[BOTANY BAY]. The whole proceedings on the trials of two informations
exhibited ex officio by the King’s Attorney-General against George Gordon, Esq. commonly called Lord George Gordon : one for a libel on the Queen of France and the French Ambassador; the other for a libel on the judges, and the administration of the laws in England. Also of Thomas Wilkins, for printing the last-mentioned libel. Tried in the court of King’s Bench, Guildhall, on Wednesday the 6th of June, 1787; before the Hon. Francis Buller, Esq. on of the justices of his Majesty’s court of King’s Bench. Taken in short-hand by Joseph Gurney. London : M. Gurney, 1787. Octavo, modern wrappers, pp 100, [2, lacking a final leaf of advertisements].
Joseph Gurney published a series of court reports from the 1770s – 1790s, including notably the trial against Thomas Paine in 1793. Lord George Gordon (1751-1793) was a British politician who, in his short but rich life, was embroiled in a number of controversies. He agitated against Catholic emancipation in 1780, resulting in a series of large scale demonstrations known as the ‘Gordon Riots’, and was imprisoned for several months in the Tower of London. Later, Gordon was excommunicated by the Archibishop of Canterbury for refusing to bear witness in an ecclesiastical suit in 1786. In 1787, at the age of 36, he converted to Judaism, took the name Yisrael bar Avraham Gordon, was circumcised, and lived the rest of his life as a devout orthodox Jew. This highly unusual act was widely commented on at the time and is discussed in a number of scholarly histories of Judaism in England.
In 1786 Gordon authored a small pamphlet, ‘The prisoners’ petition to the Right Hon. Lord George Gordon, to preserve their lives and liberties, and prevent their banishments to Botany Bay’, which was in fact entirely written by Gordon himself and printed in London by Thomas Wilkins. Criticising the judiciary for sentencing prisoners to transportation to an as-yet non-existant penal colony at Botany Bay, Gordon was charged with “for a libel on the judges and administration of law in England’. No copy of this pamphlet is known to have survived, though Ferguson records it as item 10 in his Bibliography of Australia on the basis of reference to it in a collection of state trials published later in 1783. Further, this account of the trial by Gurney evinces its existance, as he records the Solicitor-General presenting it in evidence during the prosecution.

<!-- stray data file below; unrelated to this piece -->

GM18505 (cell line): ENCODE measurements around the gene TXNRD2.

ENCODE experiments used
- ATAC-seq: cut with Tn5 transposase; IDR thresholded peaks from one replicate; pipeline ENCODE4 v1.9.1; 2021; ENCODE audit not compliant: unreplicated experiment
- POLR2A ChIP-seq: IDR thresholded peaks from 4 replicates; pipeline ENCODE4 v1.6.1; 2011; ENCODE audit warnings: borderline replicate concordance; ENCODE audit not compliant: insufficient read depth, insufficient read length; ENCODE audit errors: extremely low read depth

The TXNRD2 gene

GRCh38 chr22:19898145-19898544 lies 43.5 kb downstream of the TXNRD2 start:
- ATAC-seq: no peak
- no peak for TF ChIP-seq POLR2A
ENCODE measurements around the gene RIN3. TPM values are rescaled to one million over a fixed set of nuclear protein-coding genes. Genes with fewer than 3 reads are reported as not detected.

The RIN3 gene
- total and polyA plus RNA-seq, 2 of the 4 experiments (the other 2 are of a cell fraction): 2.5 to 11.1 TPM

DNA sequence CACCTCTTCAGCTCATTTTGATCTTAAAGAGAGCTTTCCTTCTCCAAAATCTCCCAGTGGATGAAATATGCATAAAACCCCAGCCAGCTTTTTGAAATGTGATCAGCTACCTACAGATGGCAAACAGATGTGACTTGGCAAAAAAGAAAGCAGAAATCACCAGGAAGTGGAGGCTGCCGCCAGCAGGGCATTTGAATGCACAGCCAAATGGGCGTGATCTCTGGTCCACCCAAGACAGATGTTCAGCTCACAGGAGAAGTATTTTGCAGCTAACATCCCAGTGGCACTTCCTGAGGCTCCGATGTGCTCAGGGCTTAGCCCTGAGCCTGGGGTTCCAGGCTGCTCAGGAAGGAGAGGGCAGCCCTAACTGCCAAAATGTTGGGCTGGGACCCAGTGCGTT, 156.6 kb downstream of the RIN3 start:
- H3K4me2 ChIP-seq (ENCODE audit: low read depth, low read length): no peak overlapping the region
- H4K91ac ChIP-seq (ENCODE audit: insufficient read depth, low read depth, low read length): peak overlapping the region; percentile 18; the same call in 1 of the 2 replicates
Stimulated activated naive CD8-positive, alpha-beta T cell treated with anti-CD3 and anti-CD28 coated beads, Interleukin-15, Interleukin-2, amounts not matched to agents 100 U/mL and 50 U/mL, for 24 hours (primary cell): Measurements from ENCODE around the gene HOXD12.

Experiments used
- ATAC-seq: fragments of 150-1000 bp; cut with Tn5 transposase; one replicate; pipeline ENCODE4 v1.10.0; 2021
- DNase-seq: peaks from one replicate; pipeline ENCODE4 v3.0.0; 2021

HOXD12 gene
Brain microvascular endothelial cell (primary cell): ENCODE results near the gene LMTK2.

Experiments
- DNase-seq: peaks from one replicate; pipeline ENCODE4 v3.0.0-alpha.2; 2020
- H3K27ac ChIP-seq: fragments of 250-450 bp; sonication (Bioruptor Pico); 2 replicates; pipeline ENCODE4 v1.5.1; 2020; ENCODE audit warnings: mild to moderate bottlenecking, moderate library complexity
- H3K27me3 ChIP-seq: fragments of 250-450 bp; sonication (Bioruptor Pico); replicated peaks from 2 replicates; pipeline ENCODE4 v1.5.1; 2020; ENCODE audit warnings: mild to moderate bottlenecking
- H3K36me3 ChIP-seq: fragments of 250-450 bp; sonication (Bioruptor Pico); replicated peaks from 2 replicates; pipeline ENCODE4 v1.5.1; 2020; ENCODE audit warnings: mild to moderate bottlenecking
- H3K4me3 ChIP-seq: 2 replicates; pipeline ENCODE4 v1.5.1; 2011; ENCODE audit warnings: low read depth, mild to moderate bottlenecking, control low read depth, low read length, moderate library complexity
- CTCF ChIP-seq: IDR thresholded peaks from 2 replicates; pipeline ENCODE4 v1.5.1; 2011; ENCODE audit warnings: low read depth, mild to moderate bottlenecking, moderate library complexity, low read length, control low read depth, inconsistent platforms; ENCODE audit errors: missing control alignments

Gordon’s second charge of libel against Queen Marie Antoinette and the French Ambassador, relates to a separate pamphlet he published where he defended his friend the Italian Count Cagliostro who had been banished from France following his alleged involvement in the Affair of the Diamond Necklace, a highly important political event where the Queen was accused of attempting to defraud the Crown Jewellers of a valuable diamond necklace. This stain upon her Majesty’s reputation, in conjunction with other failures of the nobility, served to provide the background of hostility against the monarchy which culminated in the French Revolution.
Gordon was convicted on both counts of libel, however, he was allowed to leave the court without bail, and subsequently escaped to the safety of The Netherlands. Upon pressure from the French he was forced to return in January 1788, was arrested, and sentenced to 5 years in Newgate Prison. On 28th January 1793 Gordon’s sentence expired, he was required to appear before the court to vouch for his future good behaviour. At his appearance, Gordon refused to remove his hat, which was being utilised as a kippah, and it was forcibly removed from his head. Gordon had brought as character witnesses two Polish Jews, which the Court would not accept, and he was remanded once more in prison. On November 1st he died in prison from fever at the age of 42.
No copy of Gordon’s incendiary pamphlet of 1786 is know to have survived, however its contents are contained herein as part of the evidence transcribed in Gurney’s record of 1787. Unknown to Ferguson and held in only a handful of libraries, this 1787 pamphlet records the first objections to the penal colony at Botany Bay, expressed in court while the First Fleet was en route under sail to New Holland.
A single copy recorded in Australian collections (State Library of NSW, also appearing to lack the final two leaves of advertisements).
Not in Ferguson.